It may seem counterintuitive, but one of the best ways to save money on clothes isn’t necessarily shopping around for the best deal, but by buying quality clothing and caring for your garments the right way.
If you’re anything like me, mom and dad taught you to throw it in the washing machine, put in some soap, and set it to whatever wash setting you felt like. I was almost 30 before I figured out that that’s not the best idea!
The way you wash, dry, and store your clothes has a big impact on how long they last. By following these guidelines, you can extend the life of your clothing by years!
Put it away the right way
When I do laundry, I get everything hung up and forget about it until the next time I need it, but that isn’t exactly the best way to treat your clothes. Garments that don’t get used frequently, like suits for example, should be hung on a suit hanger and kept in a breathable canvas bag.
In addition to properly storing less frequently used items, don’t hang your day-to-day garments on cheap hangers. They can run a little bit more expensive, but solid wooden hangers are less likely to stretch out the neck and shoulders of your shirts. Try to find these hangers used or sustainably made!
Finally, instead of hanging your pants, fold them and place them in a drawer to keep them away from dust and potential damage.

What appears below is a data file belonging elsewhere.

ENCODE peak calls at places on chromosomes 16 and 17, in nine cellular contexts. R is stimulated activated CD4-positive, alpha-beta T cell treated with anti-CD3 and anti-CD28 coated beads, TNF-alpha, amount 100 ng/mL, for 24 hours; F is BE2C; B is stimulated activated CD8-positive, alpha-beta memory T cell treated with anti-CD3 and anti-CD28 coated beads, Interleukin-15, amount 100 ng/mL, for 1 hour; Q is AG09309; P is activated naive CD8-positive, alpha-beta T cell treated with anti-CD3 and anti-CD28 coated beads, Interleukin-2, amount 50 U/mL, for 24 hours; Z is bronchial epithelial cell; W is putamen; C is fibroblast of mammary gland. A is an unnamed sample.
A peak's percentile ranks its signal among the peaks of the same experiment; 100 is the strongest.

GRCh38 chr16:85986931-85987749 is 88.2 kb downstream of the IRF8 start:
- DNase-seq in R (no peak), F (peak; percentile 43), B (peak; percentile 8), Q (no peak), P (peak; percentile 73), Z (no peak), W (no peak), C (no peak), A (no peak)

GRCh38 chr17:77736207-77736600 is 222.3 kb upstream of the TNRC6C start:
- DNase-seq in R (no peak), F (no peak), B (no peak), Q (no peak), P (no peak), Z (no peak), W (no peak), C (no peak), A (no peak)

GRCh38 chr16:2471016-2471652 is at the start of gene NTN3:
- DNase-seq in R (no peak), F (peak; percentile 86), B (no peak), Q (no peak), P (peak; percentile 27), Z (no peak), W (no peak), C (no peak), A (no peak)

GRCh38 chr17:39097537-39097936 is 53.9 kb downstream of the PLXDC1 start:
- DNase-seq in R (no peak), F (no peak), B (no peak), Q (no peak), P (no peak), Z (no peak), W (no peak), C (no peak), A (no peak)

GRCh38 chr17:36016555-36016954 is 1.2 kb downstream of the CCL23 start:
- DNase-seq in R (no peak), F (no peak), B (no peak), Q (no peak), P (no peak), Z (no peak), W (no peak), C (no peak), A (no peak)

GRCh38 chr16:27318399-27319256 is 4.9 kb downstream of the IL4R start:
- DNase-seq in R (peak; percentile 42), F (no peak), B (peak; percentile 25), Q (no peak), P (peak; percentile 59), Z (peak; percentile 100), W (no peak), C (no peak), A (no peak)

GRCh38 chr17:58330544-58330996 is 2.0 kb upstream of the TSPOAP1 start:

Separate your loads
Some clothes are tougher, heavier, and more dense than others. If you wash your tanktops with denim pants, the pants may rub on the softer garments and cause premature wear, pilling, and other damage over time. So wash like-clothes together. Generally I’ll do a load of towels, followed by pants, followed by shirts.
Wash in cold water with less soap
When I was younger, I thought that washing in hot water with a big glob of detergent was the way to go. It’d be extra clean, right? It turns out, hot water can lead to excessive shrinkage and be damaging to your clothing over time and a little bit of soap goes a long way. Washing in cold water will prevent dye from bleeding and fabric from wearing out prematurely.
Using a clothing dryer is perhaps the single most damaging thing we put our clothes through. It also uses a lot of energy! Like in the washer, the high heat of a dryer can shrink and fade your fabrics. Using a clothesline to dry your clothes helps prevent much of this damage and it saves you money too. Avoiding your dryer for the 6 warmer months of the year could save you around $60 or more depending on the age of your dryer and local energy costs. Not to mention air drying has less impact on the planet!